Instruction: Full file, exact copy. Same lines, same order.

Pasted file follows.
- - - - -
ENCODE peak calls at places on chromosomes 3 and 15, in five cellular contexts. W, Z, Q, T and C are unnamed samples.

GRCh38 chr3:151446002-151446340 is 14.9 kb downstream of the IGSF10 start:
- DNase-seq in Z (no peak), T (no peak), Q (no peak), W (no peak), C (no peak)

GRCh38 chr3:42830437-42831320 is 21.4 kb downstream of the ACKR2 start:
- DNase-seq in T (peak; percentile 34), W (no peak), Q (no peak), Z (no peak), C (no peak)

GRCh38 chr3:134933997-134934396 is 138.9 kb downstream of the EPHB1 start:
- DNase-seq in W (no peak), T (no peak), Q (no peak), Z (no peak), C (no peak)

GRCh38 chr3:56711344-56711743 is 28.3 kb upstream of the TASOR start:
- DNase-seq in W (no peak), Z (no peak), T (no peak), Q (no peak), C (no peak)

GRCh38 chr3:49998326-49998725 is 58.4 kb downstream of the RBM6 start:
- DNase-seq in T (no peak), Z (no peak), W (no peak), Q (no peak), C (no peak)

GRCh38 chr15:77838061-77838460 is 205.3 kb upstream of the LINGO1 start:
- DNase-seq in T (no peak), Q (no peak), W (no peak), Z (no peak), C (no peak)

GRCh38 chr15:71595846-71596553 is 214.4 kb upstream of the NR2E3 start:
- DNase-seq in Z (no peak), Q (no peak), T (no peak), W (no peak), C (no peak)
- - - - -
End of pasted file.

ENCODE peak calls at places on chromosomes 3 and 15, in five cellular contexts. W, Z, Q, T and C are unnamed samples.

GRCh38 chr3:151446002-151446340 is 14.9 kb downstream of the IGSF10 start:
- DNase-seq in Z (no peak), T (no peak), Q (no peak), W (no peak), C (no peak)

GRCh38 chr3:42830437-42831320 is 21.4 kb downstream of the ACKR2 start:
- DNase-seq in T (peak; percentile 34), W (no peak), Q (no peak), Z (no peak), C (no peak)

GRCh38 chr3:134933997-134934396 is 138.9 kb downstream of the EPHB1 start:
- DNase-seq in W (no peak), T (no peak), Q (no peak), Z (no peak), C (no peak)

GRCh38 chr3:56711344-56711743 is 28.3 kb upstream of the TASOR start:
- DNase-seq in W (no peak), Z (no peak), T (no peak), Q (no peak), C (no peak)

GRCh38 chr3:49998326-49998725 is 58.4 kb downstream of the RBM6 start:
- DNase-seq in T (no peak), Z (no peak), W (no peak), Q (no peak), C (no peak)

GRCh38 chr15:77838061-77838460 is 205.3 kb upstream of the LINGO1 start:
- DNase-seq in T (no peak), Q (no peak), W (no peak), Z (no peak), C (no peak)

GRCh38 chr15:71595846-71596553 is 214.4 kb upstream of the NR2E3 start:
- DNase-seq in Z (no peak), Q (no peak), T (no peak), W (no peak), C (no peak)